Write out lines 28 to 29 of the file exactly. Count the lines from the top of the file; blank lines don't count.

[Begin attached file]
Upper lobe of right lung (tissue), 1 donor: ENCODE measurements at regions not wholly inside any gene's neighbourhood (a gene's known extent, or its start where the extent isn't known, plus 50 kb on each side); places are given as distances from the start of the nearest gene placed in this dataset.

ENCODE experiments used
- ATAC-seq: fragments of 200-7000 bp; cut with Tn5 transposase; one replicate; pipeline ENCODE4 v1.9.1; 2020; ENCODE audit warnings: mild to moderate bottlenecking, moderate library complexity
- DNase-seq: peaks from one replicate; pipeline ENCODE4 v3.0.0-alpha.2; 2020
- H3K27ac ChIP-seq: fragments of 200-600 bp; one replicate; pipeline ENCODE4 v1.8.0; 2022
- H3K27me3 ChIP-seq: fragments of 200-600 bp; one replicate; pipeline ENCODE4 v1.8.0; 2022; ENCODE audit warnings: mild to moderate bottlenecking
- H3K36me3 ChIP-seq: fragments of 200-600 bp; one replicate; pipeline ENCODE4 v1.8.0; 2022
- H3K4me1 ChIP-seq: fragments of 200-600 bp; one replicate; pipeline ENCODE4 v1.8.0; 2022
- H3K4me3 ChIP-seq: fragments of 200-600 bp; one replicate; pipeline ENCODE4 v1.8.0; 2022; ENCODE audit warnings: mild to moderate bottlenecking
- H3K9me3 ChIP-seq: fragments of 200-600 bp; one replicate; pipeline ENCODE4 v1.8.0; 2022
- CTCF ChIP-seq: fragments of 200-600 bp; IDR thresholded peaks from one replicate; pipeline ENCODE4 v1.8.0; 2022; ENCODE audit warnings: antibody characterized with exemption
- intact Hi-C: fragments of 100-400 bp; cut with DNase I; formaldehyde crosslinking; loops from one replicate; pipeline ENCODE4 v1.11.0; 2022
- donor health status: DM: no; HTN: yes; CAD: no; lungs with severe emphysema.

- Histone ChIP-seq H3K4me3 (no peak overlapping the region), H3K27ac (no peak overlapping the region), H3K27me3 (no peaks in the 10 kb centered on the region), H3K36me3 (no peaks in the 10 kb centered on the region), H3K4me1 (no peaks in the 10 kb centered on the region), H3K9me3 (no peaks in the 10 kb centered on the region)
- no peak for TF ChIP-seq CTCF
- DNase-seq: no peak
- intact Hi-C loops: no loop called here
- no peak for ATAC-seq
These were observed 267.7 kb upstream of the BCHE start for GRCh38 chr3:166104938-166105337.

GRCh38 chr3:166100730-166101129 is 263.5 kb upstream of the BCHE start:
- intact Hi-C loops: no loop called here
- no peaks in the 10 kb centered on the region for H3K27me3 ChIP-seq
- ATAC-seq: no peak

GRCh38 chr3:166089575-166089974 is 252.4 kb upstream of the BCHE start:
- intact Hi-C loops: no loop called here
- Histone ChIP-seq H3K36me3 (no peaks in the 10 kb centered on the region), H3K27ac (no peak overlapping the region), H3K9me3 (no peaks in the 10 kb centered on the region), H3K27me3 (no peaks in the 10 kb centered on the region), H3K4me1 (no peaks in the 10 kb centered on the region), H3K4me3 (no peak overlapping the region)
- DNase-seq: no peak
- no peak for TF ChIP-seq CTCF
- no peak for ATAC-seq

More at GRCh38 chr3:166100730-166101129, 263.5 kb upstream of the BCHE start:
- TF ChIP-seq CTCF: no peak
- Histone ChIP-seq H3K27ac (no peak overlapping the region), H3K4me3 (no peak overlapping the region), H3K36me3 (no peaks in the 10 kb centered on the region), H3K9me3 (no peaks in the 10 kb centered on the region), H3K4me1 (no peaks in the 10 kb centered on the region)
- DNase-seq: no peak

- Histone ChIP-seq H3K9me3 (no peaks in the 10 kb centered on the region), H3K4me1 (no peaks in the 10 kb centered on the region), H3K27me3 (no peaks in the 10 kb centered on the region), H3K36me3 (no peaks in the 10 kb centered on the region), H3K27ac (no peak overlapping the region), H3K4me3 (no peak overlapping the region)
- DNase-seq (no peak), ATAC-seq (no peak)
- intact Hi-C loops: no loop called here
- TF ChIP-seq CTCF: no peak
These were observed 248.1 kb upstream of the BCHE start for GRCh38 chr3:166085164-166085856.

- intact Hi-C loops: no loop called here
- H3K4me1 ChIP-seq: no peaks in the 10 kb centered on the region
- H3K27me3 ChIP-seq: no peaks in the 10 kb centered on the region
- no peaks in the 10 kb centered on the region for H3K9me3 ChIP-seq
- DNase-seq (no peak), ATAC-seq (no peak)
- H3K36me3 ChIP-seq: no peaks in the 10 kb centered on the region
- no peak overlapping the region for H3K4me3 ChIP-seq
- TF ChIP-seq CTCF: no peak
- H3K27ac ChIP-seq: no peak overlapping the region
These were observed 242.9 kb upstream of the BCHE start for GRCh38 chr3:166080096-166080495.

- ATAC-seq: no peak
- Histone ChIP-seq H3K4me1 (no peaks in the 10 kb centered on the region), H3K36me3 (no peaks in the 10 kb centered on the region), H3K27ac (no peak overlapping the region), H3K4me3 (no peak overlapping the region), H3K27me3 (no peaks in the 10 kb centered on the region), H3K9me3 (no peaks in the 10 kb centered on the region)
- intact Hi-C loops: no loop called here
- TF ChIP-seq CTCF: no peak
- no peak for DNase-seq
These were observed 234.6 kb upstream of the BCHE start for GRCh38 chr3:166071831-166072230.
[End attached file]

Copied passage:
- no peak for TF ChIP-seq CTCF
- no peak for ATAC-seq